During a family dinner, just before my mother-in-law would travel to Germany for the first time, the issue of German toilets came up. Denise was telling her Mom the story of her first flight to Germany, which led to her first visit to a German restroom at the Frankfurt Airport.
I remember that it took Denise quite a while to come back and when I finally spotted her she had a perplexed look on her face. She said she had looked in the first bathroom stall and saw the toilet bowl had no water in it. Must be clogged, Denise thought, and tried the next stall. When she looked in the fourth stall, she decided to go for it, even though she was convinced that a toilet without standing water must be broken. She was pretty surprised when it did flush after all.
How to explain the toilet setup difference to your American mother-in-law? Well, there’s a YouTube video for everything, and this is the first one I found while trying to explain the difference. Not only do you get to see the toilet, but also a German sausage that gets flushed to illustrate the process.
This shelf toilet, known in Germany as Flachspüler (flat flusher) has a ledge where the American design, Tiefspüler (deep flusher) has standing water. The shelf toilet will prominently present your #1 or #2 before you flush them, which will take some getting used to when you first encounter this toilet style.
Over the years I had the pleasure of using both systems and can give you the advantages and disadvantages of the shelf toilet for your trip to Germany.
• Energy costs in Germany are much higher than in the United States, which includes the cost of water. Therefore, the shelf toilets were designed to use much less water than their American counterparts - hence the shelf.
• Your butt will not get wet, since there is little to no water sitting on the shelf
• If you are sick, you can look at your prized matter before flushing it or even take a stool sample for your doctor. Not that you will need this often, but it is an advantage, even though a strange one.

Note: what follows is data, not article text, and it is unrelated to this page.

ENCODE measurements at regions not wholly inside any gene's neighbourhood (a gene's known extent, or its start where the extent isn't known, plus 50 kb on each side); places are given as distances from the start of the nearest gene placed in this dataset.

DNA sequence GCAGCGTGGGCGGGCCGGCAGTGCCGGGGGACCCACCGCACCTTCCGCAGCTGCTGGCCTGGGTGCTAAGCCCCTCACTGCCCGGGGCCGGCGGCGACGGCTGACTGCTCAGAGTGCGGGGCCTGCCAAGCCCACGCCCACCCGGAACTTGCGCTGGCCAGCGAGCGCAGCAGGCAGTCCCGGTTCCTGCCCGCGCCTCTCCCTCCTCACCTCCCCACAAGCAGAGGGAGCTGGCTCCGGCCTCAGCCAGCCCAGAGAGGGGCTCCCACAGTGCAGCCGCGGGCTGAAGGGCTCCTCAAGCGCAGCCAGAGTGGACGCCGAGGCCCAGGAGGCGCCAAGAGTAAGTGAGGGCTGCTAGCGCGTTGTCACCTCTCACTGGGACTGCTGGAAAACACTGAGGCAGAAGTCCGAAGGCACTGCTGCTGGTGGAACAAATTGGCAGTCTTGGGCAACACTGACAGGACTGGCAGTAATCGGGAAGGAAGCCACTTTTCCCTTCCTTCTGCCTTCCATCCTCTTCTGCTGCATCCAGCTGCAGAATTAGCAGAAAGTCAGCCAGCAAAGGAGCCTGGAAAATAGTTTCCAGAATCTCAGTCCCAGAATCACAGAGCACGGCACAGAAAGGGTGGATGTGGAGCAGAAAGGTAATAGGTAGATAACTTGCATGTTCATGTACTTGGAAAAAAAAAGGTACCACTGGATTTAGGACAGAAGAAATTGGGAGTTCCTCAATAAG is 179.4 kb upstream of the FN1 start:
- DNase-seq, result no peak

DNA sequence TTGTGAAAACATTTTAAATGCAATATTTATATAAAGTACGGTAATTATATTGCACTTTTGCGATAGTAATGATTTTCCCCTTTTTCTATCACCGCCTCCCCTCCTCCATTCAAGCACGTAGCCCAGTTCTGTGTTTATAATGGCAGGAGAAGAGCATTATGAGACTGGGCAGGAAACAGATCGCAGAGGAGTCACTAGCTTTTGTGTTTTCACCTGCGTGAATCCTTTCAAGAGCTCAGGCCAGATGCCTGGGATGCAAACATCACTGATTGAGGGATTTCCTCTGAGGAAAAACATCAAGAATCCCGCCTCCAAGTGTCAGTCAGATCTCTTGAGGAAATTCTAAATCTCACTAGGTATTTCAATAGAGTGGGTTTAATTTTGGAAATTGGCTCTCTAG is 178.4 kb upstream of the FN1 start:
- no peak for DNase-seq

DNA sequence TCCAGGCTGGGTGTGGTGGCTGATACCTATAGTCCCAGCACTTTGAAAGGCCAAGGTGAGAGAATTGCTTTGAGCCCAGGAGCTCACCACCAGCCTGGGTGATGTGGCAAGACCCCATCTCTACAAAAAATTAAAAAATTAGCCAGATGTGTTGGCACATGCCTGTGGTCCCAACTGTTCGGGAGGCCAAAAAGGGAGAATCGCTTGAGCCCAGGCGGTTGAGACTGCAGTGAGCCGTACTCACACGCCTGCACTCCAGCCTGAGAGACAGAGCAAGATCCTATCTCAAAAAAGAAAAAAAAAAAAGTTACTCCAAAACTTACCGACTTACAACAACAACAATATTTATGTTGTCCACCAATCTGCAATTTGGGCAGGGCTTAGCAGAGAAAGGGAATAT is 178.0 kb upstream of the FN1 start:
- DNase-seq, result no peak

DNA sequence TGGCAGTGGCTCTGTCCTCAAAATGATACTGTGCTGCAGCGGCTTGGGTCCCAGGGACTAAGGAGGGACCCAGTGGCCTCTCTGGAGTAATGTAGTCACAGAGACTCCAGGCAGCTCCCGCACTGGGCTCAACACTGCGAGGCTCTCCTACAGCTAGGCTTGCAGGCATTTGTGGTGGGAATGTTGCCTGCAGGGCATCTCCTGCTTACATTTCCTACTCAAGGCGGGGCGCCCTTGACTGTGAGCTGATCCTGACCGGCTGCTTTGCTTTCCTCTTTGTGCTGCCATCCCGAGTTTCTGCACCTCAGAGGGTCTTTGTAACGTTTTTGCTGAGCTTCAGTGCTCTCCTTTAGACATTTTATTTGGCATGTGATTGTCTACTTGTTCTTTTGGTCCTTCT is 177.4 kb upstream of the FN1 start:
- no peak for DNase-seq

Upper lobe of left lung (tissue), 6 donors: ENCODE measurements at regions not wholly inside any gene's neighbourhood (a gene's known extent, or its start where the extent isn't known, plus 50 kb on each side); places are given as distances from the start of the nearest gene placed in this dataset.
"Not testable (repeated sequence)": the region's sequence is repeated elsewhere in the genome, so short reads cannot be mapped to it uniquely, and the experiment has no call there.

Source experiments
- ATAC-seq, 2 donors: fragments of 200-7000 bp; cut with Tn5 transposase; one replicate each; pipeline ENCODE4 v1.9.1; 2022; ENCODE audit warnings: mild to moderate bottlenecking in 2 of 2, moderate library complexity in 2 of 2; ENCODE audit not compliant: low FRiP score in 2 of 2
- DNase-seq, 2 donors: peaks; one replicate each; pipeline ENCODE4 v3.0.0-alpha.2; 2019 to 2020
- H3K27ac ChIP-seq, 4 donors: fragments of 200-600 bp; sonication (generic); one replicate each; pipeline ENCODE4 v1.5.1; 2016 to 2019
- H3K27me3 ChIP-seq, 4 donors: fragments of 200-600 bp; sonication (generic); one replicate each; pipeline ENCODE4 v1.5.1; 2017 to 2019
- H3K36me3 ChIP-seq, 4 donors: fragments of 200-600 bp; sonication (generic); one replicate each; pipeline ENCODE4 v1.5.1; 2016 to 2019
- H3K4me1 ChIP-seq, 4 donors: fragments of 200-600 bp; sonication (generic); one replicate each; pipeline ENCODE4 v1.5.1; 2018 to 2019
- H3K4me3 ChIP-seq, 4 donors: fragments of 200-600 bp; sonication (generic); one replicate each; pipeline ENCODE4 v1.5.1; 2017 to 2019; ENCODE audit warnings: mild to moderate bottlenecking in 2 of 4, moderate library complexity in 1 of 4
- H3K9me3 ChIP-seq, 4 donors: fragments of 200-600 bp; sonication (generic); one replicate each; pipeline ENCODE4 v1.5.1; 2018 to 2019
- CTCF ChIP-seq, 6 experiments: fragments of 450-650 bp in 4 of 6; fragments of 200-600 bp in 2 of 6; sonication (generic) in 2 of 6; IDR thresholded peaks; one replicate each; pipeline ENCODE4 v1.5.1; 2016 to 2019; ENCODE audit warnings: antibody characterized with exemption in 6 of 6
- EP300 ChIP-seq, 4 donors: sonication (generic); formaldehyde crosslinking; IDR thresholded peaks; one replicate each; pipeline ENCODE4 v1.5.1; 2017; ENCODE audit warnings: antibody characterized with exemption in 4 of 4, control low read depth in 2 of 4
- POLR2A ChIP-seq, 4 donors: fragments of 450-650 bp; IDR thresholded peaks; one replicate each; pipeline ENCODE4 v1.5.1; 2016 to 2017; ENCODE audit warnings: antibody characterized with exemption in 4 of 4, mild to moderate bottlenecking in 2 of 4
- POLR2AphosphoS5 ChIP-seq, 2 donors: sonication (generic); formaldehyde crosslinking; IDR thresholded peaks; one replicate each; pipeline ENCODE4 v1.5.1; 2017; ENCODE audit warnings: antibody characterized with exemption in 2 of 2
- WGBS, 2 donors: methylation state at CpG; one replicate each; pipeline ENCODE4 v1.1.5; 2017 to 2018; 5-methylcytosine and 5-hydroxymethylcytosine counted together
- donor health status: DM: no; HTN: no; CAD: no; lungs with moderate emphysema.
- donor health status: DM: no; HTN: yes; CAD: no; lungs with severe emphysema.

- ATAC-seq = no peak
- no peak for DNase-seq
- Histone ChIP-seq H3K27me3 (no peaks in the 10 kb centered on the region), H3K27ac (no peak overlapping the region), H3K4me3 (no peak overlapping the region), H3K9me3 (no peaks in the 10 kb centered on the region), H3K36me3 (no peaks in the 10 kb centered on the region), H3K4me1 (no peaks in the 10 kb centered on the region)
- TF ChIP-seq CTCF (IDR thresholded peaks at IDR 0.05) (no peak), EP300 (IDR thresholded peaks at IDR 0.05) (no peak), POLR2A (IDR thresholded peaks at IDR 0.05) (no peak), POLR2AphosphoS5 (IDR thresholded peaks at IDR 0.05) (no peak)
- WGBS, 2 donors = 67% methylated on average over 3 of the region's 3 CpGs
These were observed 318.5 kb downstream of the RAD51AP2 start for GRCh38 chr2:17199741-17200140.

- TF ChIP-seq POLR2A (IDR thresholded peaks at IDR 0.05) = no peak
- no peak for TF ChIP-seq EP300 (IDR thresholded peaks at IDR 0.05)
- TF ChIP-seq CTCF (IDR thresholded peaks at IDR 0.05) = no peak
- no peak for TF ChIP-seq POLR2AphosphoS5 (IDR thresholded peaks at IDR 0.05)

• Your business will definitely stink up the room, which is why a lot of German bathrooms have a bottle of air freshener near the toilet or at least a window nearby that you can open.
• With a #2 being flushed off the ledge, it might leave skid marks and you might have to flush a second time (so much for the aspect of saving water). If the skid marks are still around after the second flush, look for a toilet brush nearby and go to work.
If you are still reading, you might be pleased to hear, that German households are merging more and more to the American toilet design, which has become more efficient over the past decades and uses less water with every flush.
Nevertheless, there are still two more oddities you might encounter in a modern German restroom, which are two buttons on a wall and no visible toilet tank.
How To Flush a German Toilet
Modern bathrooms in Germany have concealed flush, or wall-hung toilets, where you have the tank and water pipes in a wall enclosure hidden from plain view. This works especially well for small bathrooms, saving space by having a smaller toilet that does not protrude into the room as much as a floor-mounted traditional toilet. Furthermore, cleaning under the toilet is much easier and the hidden tank gives the bathroom a clean, organized look.
Right above the concealed flush toilets you will find two buttons, usually a small one and a large one. The “dual-flush capability” goes back to the idea of saving water, where you push the small button for your #1 business with only half of the water in the tank being used and the larger button for your #2 business with all of the water in the tank being used.
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